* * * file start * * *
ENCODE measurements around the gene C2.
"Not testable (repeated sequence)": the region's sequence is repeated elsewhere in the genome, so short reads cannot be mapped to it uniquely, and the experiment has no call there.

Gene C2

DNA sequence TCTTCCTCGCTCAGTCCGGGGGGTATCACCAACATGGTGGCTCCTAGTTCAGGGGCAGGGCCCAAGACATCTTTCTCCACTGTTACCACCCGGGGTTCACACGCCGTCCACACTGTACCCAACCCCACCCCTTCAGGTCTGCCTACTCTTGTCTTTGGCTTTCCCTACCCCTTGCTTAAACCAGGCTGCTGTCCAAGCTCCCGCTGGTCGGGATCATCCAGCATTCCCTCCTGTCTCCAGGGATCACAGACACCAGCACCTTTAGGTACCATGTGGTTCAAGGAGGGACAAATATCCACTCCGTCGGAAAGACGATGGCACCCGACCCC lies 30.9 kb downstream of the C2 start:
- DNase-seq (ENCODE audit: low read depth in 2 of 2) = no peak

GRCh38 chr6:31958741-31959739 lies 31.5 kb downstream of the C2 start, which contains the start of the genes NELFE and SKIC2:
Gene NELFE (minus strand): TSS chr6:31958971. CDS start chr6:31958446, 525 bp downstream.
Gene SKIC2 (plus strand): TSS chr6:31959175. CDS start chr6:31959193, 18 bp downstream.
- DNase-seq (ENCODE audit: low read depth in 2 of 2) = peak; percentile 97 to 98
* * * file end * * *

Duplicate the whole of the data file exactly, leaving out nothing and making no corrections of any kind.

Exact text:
ENCODE measurements around the gene C2.
"Not testable (repeated sequence)": the region's sequence is repeated elsewhere in the genome, so short reads cannot be mapped to it uniquely, and the experiment has no call there.

Gene C2

DNA sequence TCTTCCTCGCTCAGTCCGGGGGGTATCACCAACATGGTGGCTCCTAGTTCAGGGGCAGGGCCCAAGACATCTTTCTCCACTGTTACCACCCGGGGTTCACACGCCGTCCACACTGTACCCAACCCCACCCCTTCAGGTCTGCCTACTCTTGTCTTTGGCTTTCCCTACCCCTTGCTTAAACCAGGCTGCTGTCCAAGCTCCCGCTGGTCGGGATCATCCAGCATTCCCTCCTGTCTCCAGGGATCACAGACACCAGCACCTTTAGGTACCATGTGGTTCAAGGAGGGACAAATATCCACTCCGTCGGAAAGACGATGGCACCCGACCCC lies 30.9 kb downstream of the C2 start:
- DNase-seq (ENCODE audit: low read depth in 2 of 2) = no peak

GRCh38 chr6:31958741-31959739 lies 31.5 kb downstream of the C2 start, which contains the start of the genes NELFE and SKIC2:
Gene NELFE (minus strand): TSS chr6:31958971. CDS start chr6:31958446, 525 bp downstream.
Gene SKIC2 (plus strand): TSS chr6:31959175. CDS start chr6:31959193, 18 bp downstream.
- DNase-seq (ENCODE audit: low read depth in 2 of 2) = peak; percentile 97 to 98